Pending before the Court are Motions to Dismiss for lack of subject matter jurisdiction pursuant to Rule 12(b)(1) and for failure to state a claim pursuant to Rule 12(b)(6) filed by seven of the Defendants as well as several miscellaneous motions filed by Mr. Wilson. Upon consideration of the motions, Plaintiff’s oppositions and other submissions to the Court, the applicable law, and the record as a whole, the Court grants Defendants’ motions to dismiss. Additionally, because Mr. Wilson’s claims are frivolous, the Court dismisses this action against Harry Reid, the only defendant who has not responded, sua sponte.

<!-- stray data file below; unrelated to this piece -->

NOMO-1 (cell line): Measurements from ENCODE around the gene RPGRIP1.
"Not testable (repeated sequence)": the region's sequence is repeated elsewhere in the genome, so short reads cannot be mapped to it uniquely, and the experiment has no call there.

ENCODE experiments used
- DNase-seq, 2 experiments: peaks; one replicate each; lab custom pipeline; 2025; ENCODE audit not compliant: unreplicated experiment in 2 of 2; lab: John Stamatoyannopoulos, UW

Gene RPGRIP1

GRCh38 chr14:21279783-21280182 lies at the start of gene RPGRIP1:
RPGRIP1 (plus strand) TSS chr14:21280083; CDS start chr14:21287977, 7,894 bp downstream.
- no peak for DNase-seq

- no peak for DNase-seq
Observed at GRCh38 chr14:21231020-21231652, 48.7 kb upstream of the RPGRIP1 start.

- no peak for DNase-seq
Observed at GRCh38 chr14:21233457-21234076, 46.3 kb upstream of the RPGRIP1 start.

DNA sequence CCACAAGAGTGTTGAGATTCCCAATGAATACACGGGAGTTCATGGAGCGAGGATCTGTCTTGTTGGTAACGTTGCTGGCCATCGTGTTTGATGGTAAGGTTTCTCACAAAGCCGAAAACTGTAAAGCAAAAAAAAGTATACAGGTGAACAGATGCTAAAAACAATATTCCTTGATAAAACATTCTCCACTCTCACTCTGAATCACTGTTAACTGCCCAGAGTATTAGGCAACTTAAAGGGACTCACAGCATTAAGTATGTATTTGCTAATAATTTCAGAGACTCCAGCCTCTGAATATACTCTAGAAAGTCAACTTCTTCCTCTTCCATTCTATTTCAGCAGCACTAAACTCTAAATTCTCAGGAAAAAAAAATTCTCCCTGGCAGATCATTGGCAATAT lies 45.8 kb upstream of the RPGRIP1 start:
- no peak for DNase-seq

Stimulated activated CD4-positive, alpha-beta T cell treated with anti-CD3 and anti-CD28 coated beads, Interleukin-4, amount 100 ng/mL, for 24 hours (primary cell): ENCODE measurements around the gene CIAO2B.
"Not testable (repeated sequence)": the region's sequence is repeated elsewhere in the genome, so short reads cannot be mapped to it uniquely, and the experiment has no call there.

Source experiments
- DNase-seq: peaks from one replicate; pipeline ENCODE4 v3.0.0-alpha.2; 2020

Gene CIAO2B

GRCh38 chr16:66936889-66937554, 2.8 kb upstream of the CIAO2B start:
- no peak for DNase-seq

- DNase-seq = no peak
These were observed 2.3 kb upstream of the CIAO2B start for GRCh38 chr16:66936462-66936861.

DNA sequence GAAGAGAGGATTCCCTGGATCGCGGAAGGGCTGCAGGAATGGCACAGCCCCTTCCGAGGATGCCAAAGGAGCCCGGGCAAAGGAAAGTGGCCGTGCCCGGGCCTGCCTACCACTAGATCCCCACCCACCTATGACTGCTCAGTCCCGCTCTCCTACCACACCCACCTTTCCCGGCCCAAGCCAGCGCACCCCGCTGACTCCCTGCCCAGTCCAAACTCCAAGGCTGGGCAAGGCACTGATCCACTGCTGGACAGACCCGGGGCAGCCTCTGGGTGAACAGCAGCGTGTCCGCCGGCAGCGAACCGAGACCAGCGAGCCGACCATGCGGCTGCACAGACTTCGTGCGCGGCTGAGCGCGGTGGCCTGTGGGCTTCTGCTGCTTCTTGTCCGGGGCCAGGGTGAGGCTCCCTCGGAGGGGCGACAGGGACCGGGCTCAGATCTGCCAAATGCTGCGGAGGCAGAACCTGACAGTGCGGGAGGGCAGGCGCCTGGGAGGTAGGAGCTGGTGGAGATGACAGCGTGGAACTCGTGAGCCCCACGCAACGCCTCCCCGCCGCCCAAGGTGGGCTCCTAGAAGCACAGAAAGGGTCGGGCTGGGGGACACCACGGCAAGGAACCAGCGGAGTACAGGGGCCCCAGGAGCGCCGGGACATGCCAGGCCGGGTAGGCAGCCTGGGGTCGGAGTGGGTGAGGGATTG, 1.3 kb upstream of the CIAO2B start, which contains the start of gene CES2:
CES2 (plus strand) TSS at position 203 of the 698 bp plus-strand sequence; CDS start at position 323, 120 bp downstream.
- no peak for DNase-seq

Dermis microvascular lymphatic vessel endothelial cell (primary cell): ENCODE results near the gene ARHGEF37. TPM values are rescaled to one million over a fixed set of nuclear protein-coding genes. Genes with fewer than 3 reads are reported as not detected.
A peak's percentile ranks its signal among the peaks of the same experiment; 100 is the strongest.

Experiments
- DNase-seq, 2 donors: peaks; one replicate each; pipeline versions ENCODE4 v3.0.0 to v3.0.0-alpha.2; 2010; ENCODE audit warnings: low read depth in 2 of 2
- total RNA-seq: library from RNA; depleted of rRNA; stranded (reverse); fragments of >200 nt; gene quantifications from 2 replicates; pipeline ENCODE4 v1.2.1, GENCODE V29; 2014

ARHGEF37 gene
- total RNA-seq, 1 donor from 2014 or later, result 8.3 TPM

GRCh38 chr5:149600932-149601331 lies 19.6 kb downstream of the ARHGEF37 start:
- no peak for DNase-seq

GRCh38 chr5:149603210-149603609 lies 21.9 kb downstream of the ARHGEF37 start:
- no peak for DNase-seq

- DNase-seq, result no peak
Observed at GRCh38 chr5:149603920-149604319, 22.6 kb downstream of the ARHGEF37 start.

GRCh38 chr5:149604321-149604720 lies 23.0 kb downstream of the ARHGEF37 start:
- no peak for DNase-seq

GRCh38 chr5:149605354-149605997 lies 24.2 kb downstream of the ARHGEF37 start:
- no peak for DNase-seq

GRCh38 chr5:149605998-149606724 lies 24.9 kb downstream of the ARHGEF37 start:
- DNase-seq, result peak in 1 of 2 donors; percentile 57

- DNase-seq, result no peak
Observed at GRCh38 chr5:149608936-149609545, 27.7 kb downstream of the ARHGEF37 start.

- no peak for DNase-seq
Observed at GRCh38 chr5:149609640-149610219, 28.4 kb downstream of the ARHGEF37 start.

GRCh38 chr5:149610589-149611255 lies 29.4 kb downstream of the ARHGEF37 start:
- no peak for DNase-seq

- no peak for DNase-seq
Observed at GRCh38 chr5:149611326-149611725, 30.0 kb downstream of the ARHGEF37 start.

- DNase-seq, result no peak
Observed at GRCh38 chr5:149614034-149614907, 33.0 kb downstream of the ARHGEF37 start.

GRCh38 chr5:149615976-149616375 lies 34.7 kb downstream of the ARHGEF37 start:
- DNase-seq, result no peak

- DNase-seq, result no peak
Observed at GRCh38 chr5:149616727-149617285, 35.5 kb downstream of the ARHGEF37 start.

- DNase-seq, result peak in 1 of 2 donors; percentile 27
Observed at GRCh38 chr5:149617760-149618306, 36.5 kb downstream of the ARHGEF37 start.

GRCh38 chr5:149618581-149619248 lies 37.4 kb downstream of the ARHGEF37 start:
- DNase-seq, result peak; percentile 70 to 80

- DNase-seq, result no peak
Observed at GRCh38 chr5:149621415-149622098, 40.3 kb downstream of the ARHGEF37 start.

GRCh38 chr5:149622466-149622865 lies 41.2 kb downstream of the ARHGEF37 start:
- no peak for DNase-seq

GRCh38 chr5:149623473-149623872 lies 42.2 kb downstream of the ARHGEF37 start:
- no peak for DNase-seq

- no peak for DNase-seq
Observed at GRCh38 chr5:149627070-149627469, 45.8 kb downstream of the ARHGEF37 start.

A. Rule 12(b)(1)

A federal district court may only hear a claim over which is has subject matter jurisdiction; therefore, a Rule 12(b)(1) motion for dismissal is a threshold challenge to a court’s jurisdiction. On a motion to dismiss for lack of subject matter jurisdiction, the plaintiff bears the burden of establishing that the Court has jurisdiction. Lujan v. Defenders of Wildlife, 504 U.S. 555, 561 (1992). In evaluating the motion, the Court must accept all of the factual allegations in the complaint as true and give the plaintiff the benefit of all inferences that can be drawn from the facts alleged. See Thomas v. Principi, 394 F.3d 970, 972 (D.C. Cir. 2005) (internal citations omitted). However, the Court is “not required to . . . accept inferences unsupported by the facts alleged or legal conclusions that are cast as factual allegations.” Cartwright Int’l Van Lines, Inc. v. Doan, 525 F.Supp.2d 187, 193 (D.D.C. 2007) (internal citations and quotation marks omitted).